Initially, Swifties went straight to Merriam-Webster, which defines albatross as “something that causes persistent deep concern or anxiety” or “something that greatly hinders accomplishment.”

Others have connected the theory to “The Rime of the Ancient Mariner,” a year 1798 poem by Samuel Taylor Coleridge, which introduced an albatross metaphor after the bird — which symbolizes good luck — follows a ship out to sea. When the mariner kills the albatross, the ship starts to suffer and the mariner is forced to wear the dead albatross around his neck as a symbol of guilt — or as a burden. (Also important to note, albatrosses can fly for six years without landing. Swift and Alwyn had a six-year relationship.)

‘The Black Dog’

Swift announced a fourth special edition of the album during a March Eras Tour performance in Singapore. The variant will feature a bonus track called “The Black Dog,” which is a popular expression for depression or profound sadness.

“For many people, this metaphor describes a state of depression characterized by sadness or lack of will, including the loss of desire to partake in activities you once loved,” reads a definition from BetterHelp, a mental health service. “This metaphor can be helpful for adults and children living with depression and those with loved ones experiencing symptoms.”

While it seems likely that the title points to a dark period in someone’s life, one X user pointed out that it could be a connection to another song on the album.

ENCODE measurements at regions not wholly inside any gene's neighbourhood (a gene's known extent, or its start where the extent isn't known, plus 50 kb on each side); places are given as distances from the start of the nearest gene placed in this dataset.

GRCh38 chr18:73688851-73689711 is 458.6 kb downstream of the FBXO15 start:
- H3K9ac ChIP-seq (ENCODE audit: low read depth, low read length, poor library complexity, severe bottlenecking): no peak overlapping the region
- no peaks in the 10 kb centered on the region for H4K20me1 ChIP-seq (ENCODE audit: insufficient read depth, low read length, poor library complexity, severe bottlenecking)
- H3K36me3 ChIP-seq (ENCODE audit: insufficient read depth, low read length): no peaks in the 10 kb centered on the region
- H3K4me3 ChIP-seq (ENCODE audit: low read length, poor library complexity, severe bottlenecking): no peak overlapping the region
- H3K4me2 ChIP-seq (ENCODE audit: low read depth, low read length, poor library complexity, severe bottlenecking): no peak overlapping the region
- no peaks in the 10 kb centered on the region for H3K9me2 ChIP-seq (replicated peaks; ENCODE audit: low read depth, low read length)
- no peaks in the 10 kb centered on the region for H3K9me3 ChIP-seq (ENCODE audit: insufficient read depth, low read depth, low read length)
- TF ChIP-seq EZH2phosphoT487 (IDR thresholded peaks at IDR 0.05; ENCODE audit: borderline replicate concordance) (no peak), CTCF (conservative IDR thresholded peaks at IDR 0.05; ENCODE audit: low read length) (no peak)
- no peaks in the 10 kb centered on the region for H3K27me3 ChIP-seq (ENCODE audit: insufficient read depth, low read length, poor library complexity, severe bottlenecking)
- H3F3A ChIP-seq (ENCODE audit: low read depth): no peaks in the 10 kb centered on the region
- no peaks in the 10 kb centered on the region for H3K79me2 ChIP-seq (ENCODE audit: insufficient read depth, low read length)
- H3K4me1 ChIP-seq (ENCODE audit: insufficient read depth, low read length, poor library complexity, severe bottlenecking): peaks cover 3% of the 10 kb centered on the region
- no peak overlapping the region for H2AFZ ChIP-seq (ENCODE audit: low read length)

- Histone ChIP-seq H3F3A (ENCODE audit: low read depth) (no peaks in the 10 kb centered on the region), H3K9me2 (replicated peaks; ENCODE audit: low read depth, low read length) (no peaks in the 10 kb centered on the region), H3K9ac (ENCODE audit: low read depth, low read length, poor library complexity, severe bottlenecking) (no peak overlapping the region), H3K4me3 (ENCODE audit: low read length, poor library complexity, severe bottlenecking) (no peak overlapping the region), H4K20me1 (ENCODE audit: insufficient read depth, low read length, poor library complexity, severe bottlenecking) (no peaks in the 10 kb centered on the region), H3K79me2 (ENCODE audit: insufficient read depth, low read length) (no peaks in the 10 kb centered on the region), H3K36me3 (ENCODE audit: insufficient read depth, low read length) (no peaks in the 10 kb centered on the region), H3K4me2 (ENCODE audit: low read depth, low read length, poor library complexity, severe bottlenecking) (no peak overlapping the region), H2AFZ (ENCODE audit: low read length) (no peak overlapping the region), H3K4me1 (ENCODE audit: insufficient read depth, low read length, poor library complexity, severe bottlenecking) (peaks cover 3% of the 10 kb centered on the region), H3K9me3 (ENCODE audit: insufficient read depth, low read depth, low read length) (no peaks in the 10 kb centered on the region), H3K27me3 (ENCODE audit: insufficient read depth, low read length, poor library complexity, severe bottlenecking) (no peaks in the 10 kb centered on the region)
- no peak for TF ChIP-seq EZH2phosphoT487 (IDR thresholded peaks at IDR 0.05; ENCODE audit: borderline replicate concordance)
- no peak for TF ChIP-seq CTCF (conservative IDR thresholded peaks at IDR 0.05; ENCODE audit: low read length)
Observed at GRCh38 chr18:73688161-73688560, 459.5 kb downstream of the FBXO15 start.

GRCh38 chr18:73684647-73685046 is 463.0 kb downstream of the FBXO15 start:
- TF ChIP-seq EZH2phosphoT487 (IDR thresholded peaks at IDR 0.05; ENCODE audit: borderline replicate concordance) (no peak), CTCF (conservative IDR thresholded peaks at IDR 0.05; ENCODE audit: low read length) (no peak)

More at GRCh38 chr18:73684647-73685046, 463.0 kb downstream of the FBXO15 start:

“Not only did Clara Bow have a black dog she wrote a three-page eulogy for him when he died and that’s the most Taylor-coded thing ever,” the fan wrote.

The Stages of Grief Theory

After Swift announced two special editions of the album, fans began speculating that Swift would release five total versions, each representing a different stage of grief. The five stages of grief, first coined in Elizabeth Kübler-Ross’ 1969 book On Death and Dying, are denial, anger, bargaining, depression and acceptance.

One X user pointed to the taglines that Swift has included alongside her Instagram announcements for each version as proof of the theory.

“‘The Manuscript would represent denial, due to the version’s tagline, ‘I love you it’s ruining my life,’” the user began, referring to the OG edition. “As for ‘The Bolter,’ the tagline suggests it may symbolize anger, as it reads, ‘You don’t get to tell me about sad.’ ‘The Albatross,’ which asks ‘Am I allowed to cry?,’ may represent bargaining.”

The theory seemed to be bolstered when Swift announced a fourth version of the album titled “The Black Dog,” which could represent the depression stage.